October 12, 2011
The rivalry between the St. Louis Cardinals and Milwaukee Brewers is reaching unprecedented levels at this point. In addition to the on-field incidents such as exchanging beanballs and complaints about scoreboard lighting, we can now add family seating arrangements to that growing list.
As Amy K. Nelson of ESPN reports, the Brewers let their dissatisfaction be heard when they arrived to Busch Stadium on Wednesday and learned about the strange allocation of some 350 tickets allotted to their family members for the next three games in the NLCS.
Of those tickets allotted, Nelson reports 130 to 150 will be seated comfortably in a party suite down the right-field line, with indoor and outdoor seating, and food beverage services. However, the remaining 200 tickets are spread randomly throughout the ballpark, with family members being broken down into much smaller groups.
"You know I think it's bush [league]," Brewers center fielder Nyjer Morgan(notes) said. "Our families, they've got to be secured. It's kind of garbage. We put their [families] in a secure section and then they want to spread ours out. I don't know why they play the mental games, but that right there, they shouldn't play the games right there because that's our family and our family has got to be secure. But that's just them, that's how they operate right there I guess."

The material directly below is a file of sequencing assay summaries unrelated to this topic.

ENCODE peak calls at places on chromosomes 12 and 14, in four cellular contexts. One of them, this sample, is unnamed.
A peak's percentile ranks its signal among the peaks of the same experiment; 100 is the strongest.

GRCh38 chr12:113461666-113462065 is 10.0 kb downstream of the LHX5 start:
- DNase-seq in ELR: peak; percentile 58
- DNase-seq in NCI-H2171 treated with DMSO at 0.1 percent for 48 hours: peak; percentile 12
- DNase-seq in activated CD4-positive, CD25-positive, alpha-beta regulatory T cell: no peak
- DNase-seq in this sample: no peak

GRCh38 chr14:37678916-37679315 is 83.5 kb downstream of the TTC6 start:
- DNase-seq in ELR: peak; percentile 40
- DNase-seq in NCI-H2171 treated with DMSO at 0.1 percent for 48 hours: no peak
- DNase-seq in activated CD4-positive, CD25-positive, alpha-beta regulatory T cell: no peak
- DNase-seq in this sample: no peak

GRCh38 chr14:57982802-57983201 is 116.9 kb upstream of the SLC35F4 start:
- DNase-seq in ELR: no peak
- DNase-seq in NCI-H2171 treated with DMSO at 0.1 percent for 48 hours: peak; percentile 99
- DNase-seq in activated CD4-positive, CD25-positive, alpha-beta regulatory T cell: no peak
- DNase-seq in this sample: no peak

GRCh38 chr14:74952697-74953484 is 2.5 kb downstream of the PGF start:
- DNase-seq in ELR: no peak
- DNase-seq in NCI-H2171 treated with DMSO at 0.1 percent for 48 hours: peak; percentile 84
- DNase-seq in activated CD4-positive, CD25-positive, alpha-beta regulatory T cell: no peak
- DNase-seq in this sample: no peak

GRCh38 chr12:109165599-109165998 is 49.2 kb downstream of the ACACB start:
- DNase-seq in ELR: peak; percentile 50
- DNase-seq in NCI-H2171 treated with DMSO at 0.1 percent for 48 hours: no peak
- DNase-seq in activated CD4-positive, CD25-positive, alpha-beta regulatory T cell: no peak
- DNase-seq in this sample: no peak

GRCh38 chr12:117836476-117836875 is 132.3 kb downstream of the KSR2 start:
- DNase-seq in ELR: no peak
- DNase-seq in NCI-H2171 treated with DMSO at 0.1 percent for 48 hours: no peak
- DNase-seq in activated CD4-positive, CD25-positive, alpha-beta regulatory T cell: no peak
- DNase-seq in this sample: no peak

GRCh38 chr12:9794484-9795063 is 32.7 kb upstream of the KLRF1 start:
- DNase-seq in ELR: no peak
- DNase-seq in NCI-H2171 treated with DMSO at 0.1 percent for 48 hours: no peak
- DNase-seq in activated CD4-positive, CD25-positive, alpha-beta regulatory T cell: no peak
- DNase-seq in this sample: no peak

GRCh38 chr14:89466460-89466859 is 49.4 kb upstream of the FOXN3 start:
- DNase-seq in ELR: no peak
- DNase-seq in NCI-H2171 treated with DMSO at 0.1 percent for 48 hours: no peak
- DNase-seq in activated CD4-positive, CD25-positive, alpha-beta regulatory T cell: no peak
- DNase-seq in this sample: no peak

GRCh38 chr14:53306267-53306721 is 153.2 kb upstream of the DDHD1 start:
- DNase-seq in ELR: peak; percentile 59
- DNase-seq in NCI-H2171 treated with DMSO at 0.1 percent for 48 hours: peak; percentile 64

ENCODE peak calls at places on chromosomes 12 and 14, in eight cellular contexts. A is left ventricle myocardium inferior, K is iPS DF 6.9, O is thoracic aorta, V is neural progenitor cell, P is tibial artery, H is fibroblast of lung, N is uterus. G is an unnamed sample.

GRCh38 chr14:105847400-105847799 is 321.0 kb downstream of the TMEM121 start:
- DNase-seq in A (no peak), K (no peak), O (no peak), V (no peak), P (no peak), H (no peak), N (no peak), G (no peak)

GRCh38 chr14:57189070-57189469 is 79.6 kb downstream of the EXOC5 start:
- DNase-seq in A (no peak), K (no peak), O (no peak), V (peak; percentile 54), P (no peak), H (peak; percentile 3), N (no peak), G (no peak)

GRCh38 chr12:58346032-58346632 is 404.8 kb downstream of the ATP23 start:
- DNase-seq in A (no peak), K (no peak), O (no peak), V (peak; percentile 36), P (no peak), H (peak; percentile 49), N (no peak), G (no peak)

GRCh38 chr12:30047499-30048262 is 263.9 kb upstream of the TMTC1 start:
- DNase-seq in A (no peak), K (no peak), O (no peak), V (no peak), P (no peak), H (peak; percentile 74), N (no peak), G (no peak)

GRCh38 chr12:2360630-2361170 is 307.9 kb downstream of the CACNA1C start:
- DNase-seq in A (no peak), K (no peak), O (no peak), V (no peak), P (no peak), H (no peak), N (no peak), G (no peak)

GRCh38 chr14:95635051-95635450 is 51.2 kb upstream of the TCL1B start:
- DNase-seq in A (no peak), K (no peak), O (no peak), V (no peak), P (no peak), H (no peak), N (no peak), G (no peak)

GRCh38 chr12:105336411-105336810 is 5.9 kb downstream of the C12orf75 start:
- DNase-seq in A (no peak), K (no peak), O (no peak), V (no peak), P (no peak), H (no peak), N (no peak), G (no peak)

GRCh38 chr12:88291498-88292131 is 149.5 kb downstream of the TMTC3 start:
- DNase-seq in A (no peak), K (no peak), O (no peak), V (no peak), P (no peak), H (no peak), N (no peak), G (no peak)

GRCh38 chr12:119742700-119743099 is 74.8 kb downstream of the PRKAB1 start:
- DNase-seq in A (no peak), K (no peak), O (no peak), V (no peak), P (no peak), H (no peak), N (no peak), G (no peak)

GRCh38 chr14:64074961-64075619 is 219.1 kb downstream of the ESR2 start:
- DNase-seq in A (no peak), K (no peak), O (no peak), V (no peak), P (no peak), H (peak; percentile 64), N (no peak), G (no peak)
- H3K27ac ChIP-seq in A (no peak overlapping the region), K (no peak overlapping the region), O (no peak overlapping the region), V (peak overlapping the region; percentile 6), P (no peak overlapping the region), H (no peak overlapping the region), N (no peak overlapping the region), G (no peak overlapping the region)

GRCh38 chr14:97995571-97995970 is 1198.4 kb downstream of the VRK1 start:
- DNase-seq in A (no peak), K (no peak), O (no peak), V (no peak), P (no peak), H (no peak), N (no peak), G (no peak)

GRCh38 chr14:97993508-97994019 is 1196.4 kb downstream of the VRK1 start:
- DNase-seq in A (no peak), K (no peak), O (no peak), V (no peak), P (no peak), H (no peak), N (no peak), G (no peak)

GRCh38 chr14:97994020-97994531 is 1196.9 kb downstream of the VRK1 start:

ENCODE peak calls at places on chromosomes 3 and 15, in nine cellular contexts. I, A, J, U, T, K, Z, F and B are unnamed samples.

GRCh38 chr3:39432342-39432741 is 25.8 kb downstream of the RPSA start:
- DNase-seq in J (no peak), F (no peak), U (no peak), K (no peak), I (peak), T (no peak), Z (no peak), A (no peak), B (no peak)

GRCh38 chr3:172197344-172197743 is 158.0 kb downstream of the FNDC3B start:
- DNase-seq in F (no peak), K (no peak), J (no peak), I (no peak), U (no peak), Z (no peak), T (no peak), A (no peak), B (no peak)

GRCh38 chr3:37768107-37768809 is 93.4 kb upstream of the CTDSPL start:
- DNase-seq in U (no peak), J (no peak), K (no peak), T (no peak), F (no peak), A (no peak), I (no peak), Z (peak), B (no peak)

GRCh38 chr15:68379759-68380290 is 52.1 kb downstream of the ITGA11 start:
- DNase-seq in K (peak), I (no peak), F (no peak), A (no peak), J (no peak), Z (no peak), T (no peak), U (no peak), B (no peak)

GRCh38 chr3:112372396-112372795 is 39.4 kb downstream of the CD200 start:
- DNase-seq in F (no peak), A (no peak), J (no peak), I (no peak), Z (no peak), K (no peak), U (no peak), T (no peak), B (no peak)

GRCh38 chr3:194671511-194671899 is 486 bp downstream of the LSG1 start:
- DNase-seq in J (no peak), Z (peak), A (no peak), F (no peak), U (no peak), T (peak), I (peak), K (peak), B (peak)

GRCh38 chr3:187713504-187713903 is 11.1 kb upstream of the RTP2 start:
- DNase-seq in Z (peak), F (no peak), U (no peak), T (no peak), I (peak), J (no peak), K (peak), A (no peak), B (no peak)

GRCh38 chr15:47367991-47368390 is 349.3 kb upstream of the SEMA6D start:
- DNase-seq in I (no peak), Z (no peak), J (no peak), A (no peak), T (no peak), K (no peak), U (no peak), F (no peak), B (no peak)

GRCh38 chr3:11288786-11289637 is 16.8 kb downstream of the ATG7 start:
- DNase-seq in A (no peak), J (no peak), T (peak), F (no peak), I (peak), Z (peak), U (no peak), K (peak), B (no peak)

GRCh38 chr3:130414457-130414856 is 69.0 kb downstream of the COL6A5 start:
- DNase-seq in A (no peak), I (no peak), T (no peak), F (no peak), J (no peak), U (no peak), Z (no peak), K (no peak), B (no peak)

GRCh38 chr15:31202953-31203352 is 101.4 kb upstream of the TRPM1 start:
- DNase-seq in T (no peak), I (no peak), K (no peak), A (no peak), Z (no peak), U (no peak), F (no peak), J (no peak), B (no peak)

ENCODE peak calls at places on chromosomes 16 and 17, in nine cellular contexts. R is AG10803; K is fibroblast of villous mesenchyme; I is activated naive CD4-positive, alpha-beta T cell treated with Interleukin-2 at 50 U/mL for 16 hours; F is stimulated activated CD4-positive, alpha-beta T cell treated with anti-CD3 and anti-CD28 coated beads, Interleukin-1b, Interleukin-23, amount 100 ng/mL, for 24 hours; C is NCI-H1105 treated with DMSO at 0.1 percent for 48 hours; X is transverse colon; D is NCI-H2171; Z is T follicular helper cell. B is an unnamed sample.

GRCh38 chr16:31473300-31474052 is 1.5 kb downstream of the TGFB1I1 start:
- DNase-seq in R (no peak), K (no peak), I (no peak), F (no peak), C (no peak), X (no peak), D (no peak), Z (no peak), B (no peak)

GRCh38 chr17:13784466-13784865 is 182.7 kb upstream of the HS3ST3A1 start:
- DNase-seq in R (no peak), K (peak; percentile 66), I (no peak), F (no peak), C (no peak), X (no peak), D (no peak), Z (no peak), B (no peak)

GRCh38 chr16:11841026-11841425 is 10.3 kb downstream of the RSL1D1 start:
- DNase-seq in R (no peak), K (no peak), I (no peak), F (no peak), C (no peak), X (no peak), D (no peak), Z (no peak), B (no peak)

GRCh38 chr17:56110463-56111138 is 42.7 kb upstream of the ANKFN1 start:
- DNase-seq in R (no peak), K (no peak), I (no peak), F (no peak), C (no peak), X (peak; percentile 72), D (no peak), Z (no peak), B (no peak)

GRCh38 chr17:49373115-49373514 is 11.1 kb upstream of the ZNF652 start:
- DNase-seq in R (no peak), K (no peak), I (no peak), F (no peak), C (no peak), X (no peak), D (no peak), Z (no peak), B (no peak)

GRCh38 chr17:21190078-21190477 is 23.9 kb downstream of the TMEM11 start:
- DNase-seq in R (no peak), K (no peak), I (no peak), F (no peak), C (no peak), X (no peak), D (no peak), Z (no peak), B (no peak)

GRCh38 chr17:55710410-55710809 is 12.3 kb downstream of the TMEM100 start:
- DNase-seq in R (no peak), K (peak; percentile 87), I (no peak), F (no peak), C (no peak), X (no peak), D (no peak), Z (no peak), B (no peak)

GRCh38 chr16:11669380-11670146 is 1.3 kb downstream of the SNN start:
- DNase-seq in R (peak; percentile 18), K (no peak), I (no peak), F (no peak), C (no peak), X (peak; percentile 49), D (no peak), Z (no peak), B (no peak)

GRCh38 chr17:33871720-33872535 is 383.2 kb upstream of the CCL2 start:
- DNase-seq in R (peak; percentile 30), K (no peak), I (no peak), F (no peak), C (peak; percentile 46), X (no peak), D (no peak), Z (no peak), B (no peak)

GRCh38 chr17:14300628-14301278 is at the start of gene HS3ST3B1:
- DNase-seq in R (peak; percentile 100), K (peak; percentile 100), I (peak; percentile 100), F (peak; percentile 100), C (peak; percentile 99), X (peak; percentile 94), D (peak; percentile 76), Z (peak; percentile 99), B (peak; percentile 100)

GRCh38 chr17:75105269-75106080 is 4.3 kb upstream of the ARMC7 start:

As Morgan alluded to and Nelson confirmed, Cardinals family members were seated together and placed behind the net behind home plate to keep them safe from foul balls and flying bats at Miller Park. Now, you might think it's unfair or unrealistic for Milwaukee to expect the exact same hospitality for their families in St. Louis, but it should be noted family members of the Philadelphia Phillies were given that courtesy in the NLDS.
The policy was then changed for the NLCS.
This whole things screams gamesmanship on the part of the Cardinals, which is certainly within their rights to do. Giving Brewers players a little something else to think (worry) about other than baseball could give them a slight mental edge on some level. But Cardinals general manager John Mozeliak insists that is not the case.
"I understand it's a very competitive series," said Mozeliak, who was aware of the Brewers' dissatisfaction. "Obviously we play each other because we're in the same division and things can get heated up. But as far as ticket allocation and things of that nature, I don't think any of this is part of gamesmanship. I think, frankly, is what we were trying to accomplish is providing them with a great atmosphere to watch the game in a protected environment."
Impossible to buy that explanation given the knowledge of how the Phillies were treated, but again, it's within their rights to manipulate the policy. I just hope for the Cardinals' sake it doesn't lead to any uncomfortable or unsafe moments for the Brewers or their families. That would be quite a black eye for the Cardinals organization and their fanbase. One I'm not sure is worth risking for the slightest of mental advantages.
UPDATE: Tom Haudricourt of the Journal Sentinel reports that the Cardinals say the situation has been resolved.